The monster is obviously not nice throughout the whole book though, but he becomes vengeful for good reason.  He ends up hating people after he gets rejected by the family he liked, and swore to take revenge on Victor.  That doesn’t really make the monster evil though does it?  I believe it’s just an eye for an eye, even though the monster may have taken it a little far.  Overall, I find the kind yet vengeful vibe the monster gives off in his point of view much more enjoyable than the “I hate everything” vibe that Victor gives off.

 

Hartston, William. “Frankenstein Day: Top Ten Facts about Mary Shelley’s Monster Creation.” Express.co.uk, Express.co.uk, 30 Aug. 2017, www.express.co.uk/life-style/top10facts/847536/frankenstein-day-top-ten-facts-mary-shelley-monster.

Shelley, Mary Wollstonecraft. Frankenstein. Signet Books, 1994.

Tyler Halbert

What Goes on in Victor’s Head?

 

 

After reading the first eight chapters of Mary Shelley’s Frankenstein you no doubt wondered, what the heck is wrong with Victor?  is he mentally unstable?  I would argue that he is because he does some questionable things throughout the first portion of the novel.  He wanted to accomplish the impossible, and create life out of death, but why?  He clearly doesn’t want fame because he decides to keep his creation a secret.  Victor is even afraid of the thing he created, so why did he do it to begin with?  I don’t really understand Victor’s thought process in these chapters, after he created his creature he was filled with horror and disgust (Shelly 59).  up until this point in the novel Victor worked so hard and dreamed of the day that he would accomplish this feat, so why the change of heart?  I want to believe that he realized what he had done was wrong, but that is not the case.  The more likely case is that he is scared for his reputation and what people would think of him if they found out.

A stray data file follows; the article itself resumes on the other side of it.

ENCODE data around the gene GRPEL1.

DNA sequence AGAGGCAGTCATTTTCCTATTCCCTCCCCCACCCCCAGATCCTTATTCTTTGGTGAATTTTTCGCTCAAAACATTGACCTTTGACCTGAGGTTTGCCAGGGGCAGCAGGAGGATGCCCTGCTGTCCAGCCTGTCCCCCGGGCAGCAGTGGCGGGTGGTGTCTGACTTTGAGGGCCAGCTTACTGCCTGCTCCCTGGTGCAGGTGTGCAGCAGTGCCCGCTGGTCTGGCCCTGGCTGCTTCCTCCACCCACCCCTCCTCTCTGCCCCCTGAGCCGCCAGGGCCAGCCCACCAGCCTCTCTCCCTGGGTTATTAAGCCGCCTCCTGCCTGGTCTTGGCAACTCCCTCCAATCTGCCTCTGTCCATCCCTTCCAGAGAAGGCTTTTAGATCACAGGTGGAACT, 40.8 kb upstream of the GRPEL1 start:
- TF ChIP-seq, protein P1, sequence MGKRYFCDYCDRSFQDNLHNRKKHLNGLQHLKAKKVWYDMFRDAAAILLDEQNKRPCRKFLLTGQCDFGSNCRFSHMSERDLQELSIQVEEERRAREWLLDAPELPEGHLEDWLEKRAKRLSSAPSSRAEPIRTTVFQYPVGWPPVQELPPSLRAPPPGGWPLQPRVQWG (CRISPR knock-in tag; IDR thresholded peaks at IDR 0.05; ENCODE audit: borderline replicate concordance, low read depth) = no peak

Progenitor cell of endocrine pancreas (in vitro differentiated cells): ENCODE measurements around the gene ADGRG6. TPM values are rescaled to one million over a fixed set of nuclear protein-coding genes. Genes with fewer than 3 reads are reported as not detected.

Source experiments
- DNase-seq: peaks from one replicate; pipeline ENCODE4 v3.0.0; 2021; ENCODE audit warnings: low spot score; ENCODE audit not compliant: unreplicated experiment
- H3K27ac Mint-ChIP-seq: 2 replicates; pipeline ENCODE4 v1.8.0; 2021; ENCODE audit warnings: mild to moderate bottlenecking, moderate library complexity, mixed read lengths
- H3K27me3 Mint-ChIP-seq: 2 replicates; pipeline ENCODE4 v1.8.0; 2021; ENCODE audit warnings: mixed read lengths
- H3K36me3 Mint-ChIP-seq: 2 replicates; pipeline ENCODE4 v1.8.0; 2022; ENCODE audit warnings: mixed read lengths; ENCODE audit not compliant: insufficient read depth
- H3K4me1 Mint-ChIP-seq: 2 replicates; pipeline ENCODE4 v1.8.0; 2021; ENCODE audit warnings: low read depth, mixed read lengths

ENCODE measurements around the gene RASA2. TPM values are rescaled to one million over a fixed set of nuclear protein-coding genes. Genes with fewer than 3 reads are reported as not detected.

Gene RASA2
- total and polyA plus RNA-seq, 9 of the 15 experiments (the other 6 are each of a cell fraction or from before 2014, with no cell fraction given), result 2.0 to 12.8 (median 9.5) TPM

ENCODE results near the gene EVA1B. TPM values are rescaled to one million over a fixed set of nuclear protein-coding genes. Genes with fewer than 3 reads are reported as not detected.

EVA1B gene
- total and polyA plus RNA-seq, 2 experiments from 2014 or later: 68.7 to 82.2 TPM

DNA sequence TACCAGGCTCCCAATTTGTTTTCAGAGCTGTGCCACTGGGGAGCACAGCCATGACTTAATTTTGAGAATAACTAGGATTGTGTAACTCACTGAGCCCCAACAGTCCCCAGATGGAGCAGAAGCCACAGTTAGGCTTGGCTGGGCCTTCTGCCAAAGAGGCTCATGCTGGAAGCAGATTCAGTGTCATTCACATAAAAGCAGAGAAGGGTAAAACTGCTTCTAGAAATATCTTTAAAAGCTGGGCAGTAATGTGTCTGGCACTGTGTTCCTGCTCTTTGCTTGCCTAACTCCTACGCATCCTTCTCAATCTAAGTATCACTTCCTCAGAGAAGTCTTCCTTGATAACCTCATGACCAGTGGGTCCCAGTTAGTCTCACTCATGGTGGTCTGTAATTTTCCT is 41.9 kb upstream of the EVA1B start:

At this point in the story I don’t think Victor has any sort of kindness or sanity in him.  If Victor was a good person he would have told someone about this “creation” rather than letting it roam free with no guidance.  I believe that keeping a dark secret like that from the world is bound to backfire, and guess what?  It did.  “Nothing of human shape could have destroyed that fair child.  he was the murderer!” furthers my point that this dark secret was a bad one to keep (Shelley 79).  This is Victor’s thoughts to himself as he sees his creation that just killed his brother, and he doesn’t do a thing about it!  I’m almost certain that Victor has little care for anything but himself, because if I SAW the murderer of my brother I would definitely do SOMETHING.  If I were Victor, I would make the complete opposite decisions he makes throughout these chapters, because in my opinion most of them are blatantly dumb.  Yet another example would be during Justine’s trial, where Victor still chooses to not speak out even when there’s a chance people will believe him (Shelly 89).

So, Victor makes all these interesting choices that I’m sure most people would not make, and I am wondering if he will continue to make these choices. What do you think? Will Victor make things better, or worse?  Does this blog change your thoughts on the novel? Let me Know!

 

Shelley, Mary Wollstonecraft. Frankenstein. Signet Books, 1994.

Vovseriozku, Nevosprinimalkin. “Mental Illness.” Mental Illness Brain, 1 Jan. 1970, mentalillness.blago.blogspot.ca/2015/06/mental-illness-brain.html

Tyler Halbert